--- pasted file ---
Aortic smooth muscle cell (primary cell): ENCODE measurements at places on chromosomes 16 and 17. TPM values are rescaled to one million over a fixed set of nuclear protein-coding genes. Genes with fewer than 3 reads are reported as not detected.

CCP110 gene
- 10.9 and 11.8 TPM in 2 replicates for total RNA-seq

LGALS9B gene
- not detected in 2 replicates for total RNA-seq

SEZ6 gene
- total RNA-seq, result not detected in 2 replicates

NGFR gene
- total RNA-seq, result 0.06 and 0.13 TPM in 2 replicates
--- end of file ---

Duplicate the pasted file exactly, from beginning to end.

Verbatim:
Aortic smooth muscle cell (primary cell): ENCODE measurements at places on chromosomes 16 and 17. TPM values are rescaled to one million over a fixed set of nuclear protein-coding genes. Genes with fewer than 3 reads are reported as not detected.

CCP110 gene
- 10.9 and 11.8 TPM in 2 replicates for total RNA-seq

LGALS9B gene
- not detected in 2 replicates for total RNA-seq

SEZ6 gene
- total RNA-seq, result not detected in 2 replicates

NGFR gene
- total RNA-seq, result 0.06 and 0.13 TPM in 2 replicates